Aim for the stars; set lofty goals. You just might achieve beyond your own expectations.
Write down what you love to do (without thinking about it as a job), and next to that list, write down all the ideas you can come up with that will help you do what you love to do.
Don’t worry if you don’t have immediate solutions, the answers will reveal themselves in time if you keep the focus in mind. The Law of Attraction will go to work on your behalf and begin drawing things into your life that you need. Be creative with your answers and don’t be afraid to think big.
Aim for your goals the way an archer aims for his target. Goal setting follows the path of a parabola, a kind of arch.
Aim for the sky and you might hit the mountain. Aim for the mountain and you might hit the lake. Aim for the lake and you might drown. But don’t be surprised if when aiming for the sky, you hit a star.
Moral: Aim for the stars!
Perhaps you really only want one cookie but you ask for ten; you might be given three. But if you just ask for “a” cookie, you might get one or none. When you set low limitations or expectations, you’re trapped within these boundaries. Set high goals and think big and you open more doors for success. Great sales people use this strategy to sell. If I am going door to door trying to sell the most $10.00 widgets for my company, I could try to sell $100.00 widgets to improve my chances. Let me explain with a dialogue between Jim the sales person and Mr. Jones the customer:
“Mr. Jones, I was just admiring your lawn. Couldn’t help but notice how well taken care of your grass is. I don’t mean to butter you up, but I too have a lawn that I look after and so I know what consistent effort is required to maintain such a wonderful looking yard. Well, I have only a short amount of time, but I want to share something with you. It is a super widget and they are selling for only $100.00.”
Naturally the salesman will continue to build rapport and or work on eliciting the values of his customer (discover the needs and then match his product to those needs). But in order to keep this story short, we will just assume he is doing his best in that department.
“Sorry, Jim, but I just don’t need that one-hundred dollar widget.”
“I can see that you might need me to explain more details on how this super widget could be put to good use and why it is valued at one-hundred dollars.”
Jim explains the details while being friendly and building rapport.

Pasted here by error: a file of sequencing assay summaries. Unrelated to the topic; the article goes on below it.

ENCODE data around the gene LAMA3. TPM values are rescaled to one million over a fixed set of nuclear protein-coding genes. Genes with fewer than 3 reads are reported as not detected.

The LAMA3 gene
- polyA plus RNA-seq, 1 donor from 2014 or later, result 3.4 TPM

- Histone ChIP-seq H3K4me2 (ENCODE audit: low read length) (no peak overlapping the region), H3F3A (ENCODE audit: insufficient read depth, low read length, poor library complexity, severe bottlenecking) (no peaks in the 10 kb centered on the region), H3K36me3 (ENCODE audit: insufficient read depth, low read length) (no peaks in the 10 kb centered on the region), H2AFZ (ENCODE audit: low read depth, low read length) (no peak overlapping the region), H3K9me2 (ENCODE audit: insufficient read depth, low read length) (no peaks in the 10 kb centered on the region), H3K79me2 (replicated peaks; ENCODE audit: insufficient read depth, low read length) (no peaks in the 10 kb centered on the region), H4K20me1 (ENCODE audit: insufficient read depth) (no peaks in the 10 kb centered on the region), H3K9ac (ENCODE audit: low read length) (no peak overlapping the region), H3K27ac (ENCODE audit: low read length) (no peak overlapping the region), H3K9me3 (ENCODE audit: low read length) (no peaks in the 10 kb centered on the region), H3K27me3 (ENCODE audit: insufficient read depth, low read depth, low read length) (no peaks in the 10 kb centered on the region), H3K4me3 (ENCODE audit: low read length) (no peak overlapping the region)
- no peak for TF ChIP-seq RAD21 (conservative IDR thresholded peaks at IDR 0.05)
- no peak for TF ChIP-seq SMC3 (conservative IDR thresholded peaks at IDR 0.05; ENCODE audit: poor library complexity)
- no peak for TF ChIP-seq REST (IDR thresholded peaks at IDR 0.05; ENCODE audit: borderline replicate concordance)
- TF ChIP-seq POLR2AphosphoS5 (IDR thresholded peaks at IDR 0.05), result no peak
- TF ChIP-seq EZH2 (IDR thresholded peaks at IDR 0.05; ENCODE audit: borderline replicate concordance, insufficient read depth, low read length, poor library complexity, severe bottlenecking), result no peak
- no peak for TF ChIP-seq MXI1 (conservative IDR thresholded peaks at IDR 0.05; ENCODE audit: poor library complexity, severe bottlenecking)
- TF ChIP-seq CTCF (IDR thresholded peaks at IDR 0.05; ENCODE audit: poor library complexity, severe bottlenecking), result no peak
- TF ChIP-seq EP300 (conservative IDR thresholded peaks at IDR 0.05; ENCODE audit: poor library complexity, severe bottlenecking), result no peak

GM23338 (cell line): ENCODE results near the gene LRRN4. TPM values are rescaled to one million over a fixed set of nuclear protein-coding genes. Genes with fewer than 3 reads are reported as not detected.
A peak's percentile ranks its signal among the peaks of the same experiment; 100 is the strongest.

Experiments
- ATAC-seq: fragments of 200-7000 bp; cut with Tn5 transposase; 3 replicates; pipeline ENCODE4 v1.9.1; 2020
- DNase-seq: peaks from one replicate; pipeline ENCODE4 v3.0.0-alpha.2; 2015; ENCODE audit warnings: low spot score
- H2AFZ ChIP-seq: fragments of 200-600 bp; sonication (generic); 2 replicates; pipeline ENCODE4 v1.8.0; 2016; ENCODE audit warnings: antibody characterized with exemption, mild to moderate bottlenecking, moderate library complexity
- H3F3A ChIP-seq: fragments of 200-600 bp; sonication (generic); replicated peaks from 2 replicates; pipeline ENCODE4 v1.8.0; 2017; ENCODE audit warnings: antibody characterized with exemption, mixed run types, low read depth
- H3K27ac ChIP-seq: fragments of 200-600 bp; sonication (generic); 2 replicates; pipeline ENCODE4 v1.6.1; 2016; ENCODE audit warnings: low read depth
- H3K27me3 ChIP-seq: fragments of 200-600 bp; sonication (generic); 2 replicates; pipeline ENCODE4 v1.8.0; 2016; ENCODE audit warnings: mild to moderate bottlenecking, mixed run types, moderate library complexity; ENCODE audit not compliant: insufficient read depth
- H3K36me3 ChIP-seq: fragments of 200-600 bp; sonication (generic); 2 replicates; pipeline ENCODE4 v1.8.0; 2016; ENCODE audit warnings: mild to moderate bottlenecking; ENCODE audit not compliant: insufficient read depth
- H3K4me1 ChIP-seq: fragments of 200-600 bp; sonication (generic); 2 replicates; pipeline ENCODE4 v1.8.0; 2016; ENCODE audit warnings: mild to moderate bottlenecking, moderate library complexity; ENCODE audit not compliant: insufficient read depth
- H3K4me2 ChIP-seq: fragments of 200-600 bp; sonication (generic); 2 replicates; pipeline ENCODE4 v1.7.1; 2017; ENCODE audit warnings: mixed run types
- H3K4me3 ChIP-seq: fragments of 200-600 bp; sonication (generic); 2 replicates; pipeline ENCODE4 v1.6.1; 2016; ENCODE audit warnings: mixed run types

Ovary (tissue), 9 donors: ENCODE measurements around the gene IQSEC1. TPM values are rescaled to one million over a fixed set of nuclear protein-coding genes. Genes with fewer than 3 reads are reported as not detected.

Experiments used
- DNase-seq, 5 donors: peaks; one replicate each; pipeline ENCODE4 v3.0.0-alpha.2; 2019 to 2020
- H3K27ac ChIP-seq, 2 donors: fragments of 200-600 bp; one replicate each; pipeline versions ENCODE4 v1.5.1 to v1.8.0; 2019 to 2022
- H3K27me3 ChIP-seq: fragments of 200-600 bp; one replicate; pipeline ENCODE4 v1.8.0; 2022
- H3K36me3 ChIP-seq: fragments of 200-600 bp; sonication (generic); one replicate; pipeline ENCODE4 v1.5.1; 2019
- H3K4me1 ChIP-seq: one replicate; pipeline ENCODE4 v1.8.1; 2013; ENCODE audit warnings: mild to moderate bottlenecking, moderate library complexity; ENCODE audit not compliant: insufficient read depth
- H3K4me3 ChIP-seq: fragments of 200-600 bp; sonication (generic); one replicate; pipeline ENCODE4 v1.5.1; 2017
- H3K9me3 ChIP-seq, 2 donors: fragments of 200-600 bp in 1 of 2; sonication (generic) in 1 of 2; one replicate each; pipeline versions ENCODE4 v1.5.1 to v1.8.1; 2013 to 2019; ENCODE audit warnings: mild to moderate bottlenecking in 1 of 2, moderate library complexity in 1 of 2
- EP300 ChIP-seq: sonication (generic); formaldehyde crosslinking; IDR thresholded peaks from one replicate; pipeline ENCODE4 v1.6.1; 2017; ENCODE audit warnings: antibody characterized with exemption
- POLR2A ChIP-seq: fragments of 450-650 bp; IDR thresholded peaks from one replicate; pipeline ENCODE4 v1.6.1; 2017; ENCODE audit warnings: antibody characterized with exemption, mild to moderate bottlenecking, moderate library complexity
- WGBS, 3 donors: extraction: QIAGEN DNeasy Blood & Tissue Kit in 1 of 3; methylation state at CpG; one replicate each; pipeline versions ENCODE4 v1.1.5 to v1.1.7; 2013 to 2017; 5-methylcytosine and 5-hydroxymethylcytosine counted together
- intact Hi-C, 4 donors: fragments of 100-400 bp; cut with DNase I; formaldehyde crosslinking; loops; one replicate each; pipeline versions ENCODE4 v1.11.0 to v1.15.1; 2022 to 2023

“I can see that it certainly is worth that price tag, but it just isn’t something I am ready to buy right now.”
“Okay, what if I were to tell you about some other benefits and how your life would improve and have added value if you were the proud owner of one of these one-hundred dollar widgets.”
Jim explains the benefits without asking for too much patience from his client.
“Once again I am going to have to decline. One-hundred dollars is just not in my budget, regardless of how much enjoyment I will be getting out of your product. Thank you for your time and have a nice day, Jim.”
“Okay, Mr. Jones, I respect your decision and I can see today is not going to be the day you purchase a one-hundred dollar widget. I will be out of your hair in less than 30 seconds, but in that time I would like you to consider my only other product and the pride of my collection. It is this ten-dollar widget. It has many benefits and would certainly be well worth its weight.”
“Jim, ten dollars does seem like a fair price for such a widget. Okay, please give me two.”
What Jim does is aim high without really expecting his customer to purchase his most expensive widget. This way, when he offers his main product at the much lower cost of ten dollars, it is much easier for the customer to say, “Yes.” And every now and again Jim will sell his one-hundred dollar products.
History lesson on the strategy of contrast:
At age 8, little Markita Andrews had become the number one girl scout cookie salesman in the country. Markita was invited to be a guest on The Tonight Show with Johnny Carson. Johnny asked Markita what was the secret to her success. Markita replied, “I just went to everyone’s house and said, “Can I have a $30,000 donation for the Girl Scouts?” When they said “No,” I said, “Would you at least buy a box of Girl Scout cookies?”
Winjitsu Work Out
This chapter began, rather than ending, with your work out. Be sure to spend plenty of time on this exercise, as it is vital to understanding your goals and the value of aiming high.